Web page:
When it comes to cooked foods, if you want to stay on the side of caution until you are up to speed on what's safe and what isn't, there are several types of soak-and-cook meals available to buy and these include all bird-friendly ingredients.

    One thing to keep in mind with cooked meals, if you're reheating cooked bird food, make sure it is cooled off before handing the leftovers to your bird.

How Much Food Should I Feed?

The best advice here is to talk to your avian veterinarian about the specific portions to give your bird. Many veterinarians recommend a ¼ cup of pellets per day for small birds and a ½ cup of pellets per day for larger parrots. It is important to always follow your bird food package instructions as well.

While fruits and veggies are great as a supplement, make sure your bird isn't filling up only on these items. If your bird doesn't eat its primary food (such as a pelleted or formulated food diet), back off on the amount of vegetables, fruits and other items they are eating.

Fruit Guidelines:
  • ½ to 1 teaspoon for a small bird.
  • 1 Tablespoon for larger birds.

Veggie Guidelines:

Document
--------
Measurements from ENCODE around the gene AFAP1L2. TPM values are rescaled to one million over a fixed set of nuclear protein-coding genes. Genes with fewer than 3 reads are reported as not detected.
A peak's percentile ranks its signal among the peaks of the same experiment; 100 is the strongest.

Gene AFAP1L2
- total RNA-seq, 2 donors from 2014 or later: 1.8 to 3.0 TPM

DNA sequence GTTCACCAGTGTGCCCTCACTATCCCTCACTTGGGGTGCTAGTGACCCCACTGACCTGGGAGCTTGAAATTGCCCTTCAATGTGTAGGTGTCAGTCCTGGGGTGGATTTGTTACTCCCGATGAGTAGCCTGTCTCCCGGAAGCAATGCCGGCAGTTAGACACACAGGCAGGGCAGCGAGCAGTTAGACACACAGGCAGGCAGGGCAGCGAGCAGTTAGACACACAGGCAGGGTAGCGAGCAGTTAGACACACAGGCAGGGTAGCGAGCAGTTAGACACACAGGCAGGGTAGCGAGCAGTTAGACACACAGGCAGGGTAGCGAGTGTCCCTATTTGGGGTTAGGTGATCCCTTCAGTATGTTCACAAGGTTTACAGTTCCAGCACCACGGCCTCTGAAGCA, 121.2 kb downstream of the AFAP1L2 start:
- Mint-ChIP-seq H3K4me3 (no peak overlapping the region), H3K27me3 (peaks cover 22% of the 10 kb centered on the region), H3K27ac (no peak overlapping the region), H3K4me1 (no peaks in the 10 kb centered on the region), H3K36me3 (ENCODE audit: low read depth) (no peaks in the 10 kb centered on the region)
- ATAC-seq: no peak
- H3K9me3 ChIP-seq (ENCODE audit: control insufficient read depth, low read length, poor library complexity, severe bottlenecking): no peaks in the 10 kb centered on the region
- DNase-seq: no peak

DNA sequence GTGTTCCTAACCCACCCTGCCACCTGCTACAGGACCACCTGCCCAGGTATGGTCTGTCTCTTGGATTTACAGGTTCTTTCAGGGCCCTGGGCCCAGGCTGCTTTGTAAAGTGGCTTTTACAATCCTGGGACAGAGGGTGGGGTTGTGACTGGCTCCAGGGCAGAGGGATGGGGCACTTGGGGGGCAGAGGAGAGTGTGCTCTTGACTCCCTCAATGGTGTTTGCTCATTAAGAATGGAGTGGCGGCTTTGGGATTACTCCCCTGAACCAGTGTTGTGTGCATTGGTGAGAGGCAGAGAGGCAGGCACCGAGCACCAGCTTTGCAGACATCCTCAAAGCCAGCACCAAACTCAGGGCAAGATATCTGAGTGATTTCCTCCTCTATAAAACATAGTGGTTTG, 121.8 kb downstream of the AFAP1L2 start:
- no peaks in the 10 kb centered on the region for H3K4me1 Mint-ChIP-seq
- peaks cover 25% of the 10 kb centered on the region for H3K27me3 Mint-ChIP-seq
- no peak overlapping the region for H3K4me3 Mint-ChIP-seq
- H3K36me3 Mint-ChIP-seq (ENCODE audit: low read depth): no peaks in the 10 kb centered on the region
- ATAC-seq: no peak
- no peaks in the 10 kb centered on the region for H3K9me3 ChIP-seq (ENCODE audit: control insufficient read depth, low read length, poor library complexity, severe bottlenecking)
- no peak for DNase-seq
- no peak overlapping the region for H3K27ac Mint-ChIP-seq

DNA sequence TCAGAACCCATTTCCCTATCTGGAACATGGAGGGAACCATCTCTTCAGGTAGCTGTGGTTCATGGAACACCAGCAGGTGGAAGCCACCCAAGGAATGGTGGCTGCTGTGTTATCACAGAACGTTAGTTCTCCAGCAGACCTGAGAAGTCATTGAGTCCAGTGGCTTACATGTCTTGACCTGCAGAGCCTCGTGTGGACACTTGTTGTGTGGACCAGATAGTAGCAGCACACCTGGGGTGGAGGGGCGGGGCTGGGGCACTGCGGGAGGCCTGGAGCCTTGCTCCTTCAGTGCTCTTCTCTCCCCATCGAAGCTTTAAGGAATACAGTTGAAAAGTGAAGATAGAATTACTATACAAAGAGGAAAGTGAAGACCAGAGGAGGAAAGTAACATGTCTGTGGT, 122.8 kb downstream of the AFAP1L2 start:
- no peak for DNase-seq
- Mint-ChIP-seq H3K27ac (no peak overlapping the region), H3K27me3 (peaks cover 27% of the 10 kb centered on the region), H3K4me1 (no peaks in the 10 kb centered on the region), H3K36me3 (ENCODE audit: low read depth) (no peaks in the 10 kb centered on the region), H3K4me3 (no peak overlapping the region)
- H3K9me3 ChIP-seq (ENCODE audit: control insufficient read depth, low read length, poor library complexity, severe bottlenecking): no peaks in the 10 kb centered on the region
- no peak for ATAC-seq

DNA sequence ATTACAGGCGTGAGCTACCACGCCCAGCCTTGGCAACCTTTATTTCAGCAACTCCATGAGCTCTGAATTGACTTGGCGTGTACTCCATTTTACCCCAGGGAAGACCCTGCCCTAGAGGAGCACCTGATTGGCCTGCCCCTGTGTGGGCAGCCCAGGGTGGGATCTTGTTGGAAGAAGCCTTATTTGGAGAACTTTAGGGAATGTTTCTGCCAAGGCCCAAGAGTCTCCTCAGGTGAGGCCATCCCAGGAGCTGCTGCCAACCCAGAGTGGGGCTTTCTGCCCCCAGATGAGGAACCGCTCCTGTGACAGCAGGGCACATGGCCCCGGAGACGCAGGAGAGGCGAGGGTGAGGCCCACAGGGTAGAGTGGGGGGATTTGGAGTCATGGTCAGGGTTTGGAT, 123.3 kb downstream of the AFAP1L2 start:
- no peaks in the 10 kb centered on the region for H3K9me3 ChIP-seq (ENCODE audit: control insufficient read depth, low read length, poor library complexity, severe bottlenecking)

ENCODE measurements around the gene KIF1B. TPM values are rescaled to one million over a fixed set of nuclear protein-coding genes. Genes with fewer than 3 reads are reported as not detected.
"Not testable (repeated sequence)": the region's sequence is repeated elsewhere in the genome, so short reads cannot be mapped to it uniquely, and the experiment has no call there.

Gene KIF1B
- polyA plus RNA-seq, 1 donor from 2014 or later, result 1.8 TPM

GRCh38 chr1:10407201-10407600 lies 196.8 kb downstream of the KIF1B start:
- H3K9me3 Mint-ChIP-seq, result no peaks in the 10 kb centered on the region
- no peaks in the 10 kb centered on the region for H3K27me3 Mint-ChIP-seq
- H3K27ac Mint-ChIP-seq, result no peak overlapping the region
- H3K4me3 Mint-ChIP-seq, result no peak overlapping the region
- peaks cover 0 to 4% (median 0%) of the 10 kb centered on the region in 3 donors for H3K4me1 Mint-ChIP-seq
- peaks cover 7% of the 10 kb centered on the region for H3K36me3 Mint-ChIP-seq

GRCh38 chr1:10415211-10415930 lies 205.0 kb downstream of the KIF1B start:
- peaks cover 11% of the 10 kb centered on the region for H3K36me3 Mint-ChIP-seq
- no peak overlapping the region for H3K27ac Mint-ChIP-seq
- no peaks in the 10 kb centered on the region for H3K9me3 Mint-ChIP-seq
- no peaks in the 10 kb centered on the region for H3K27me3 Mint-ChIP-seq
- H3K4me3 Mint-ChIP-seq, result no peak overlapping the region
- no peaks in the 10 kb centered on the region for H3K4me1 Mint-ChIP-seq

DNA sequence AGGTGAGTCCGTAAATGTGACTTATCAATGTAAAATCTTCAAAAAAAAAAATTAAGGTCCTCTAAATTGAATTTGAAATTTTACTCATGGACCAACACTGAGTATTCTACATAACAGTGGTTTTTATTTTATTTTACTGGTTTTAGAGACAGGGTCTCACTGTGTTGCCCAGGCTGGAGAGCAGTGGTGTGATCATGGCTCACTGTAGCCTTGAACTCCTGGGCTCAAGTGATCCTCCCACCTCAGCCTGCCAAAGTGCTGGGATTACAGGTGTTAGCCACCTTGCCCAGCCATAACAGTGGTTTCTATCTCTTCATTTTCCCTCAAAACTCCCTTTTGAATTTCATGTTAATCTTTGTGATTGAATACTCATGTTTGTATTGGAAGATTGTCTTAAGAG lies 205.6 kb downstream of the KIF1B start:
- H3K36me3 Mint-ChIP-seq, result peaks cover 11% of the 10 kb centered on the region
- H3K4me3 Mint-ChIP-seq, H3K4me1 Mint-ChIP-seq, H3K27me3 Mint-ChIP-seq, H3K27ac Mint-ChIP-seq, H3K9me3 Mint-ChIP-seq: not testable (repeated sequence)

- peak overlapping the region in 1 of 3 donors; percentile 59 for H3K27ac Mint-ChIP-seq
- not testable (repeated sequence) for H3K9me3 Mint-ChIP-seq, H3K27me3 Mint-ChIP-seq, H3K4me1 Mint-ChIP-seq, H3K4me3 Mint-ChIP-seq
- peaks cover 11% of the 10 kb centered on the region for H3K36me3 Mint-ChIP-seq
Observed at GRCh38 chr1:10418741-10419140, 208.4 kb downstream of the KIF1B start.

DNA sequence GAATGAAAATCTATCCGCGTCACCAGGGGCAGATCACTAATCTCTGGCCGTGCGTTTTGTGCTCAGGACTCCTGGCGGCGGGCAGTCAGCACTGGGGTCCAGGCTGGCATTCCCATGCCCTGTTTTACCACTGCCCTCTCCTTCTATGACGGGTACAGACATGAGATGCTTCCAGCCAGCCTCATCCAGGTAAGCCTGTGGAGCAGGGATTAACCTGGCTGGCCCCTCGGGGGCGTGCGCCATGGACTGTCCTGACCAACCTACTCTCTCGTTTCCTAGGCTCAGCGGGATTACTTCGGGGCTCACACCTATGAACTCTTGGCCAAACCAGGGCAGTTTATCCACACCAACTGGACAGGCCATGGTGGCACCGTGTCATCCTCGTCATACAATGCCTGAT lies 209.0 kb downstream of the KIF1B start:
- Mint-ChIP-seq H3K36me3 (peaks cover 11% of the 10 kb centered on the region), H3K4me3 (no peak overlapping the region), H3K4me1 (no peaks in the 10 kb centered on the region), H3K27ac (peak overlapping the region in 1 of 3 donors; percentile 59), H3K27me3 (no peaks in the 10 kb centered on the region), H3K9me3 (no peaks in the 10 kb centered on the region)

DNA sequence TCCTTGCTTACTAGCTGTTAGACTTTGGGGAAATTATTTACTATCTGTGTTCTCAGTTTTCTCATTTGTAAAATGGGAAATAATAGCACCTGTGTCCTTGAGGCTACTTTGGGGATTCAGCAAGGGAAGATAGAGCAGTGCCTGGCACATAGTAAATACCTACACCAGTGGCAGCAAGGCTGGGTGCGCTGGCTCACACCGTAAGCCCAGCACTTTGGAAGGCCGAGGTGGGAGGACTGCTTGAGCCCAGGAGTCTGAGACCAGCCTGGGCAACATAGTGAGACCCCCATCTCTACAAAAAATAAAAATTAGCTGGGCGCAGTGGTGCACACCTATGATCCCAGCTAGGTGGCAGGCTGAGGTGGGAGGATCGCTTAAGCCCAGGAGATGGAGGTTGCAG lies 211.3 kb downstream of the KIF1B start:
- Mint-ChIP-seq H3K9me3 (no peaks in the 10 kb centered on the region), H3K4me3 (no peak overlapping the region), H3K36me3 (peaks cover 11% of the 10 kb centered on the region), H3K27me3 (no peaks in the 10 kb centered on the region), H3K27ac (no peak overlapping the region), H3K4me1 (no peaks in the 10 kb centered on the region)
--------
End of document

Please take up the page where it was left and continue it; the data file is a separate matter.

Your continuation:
• Half of a spoonful to smaller birds.
  • Small spoonful to larger birds.

Protein Source Guidelines:
  • ½ Tablespoon for smaller birds.
  • 1 ½ Tablespoons for larger birds.

Tricks for Getting a Picky Bird to Eat

If you find your feathered friend is a bit finicky when it comes to mealtime, try these tricks to get them to eat:

  • If your Budgie or other small bird refuses to eat fresh food in a dish, try instead attaching chunks of carrot, broccoli, corn on the cob or other fresh food to the cage bar.

  • If your larger bird tosses out or ignores unwanted food, try stringing fruit and vegetables on kabob-style rod feeders.

  • Believe it or not, looks are important to your bird. Make sure the food you are providing is full of a variety of colors, textures and shapes. Peas, carrots, corn, lima beans, apple slices, papaya, mango, sweet red or green peppers, broccoli, cooked beets and sweet potatoes offer eye appeal, taste and nutrition.

While food is an essential part of keeping your bird healthy, so is adequate water and sun. Make sure to provide your bird with clean, fresh water every day. It's a good idea to place your bird's water and food dishes on opposite ends of the cage. This ensures your bird will get some exercise between eating and drinking.

And always make sure your bird is exposed to natural daylight and/or full-spectrum lighting if they are indoors. This type of light is necessary for them to properly absorb nutrients.

So now that you know what to feed your new bird, the next question to ask yourself is How Do I Care for My New Bird?

Sources

American Veterinary Medical Association

Association of Avian Veterinarians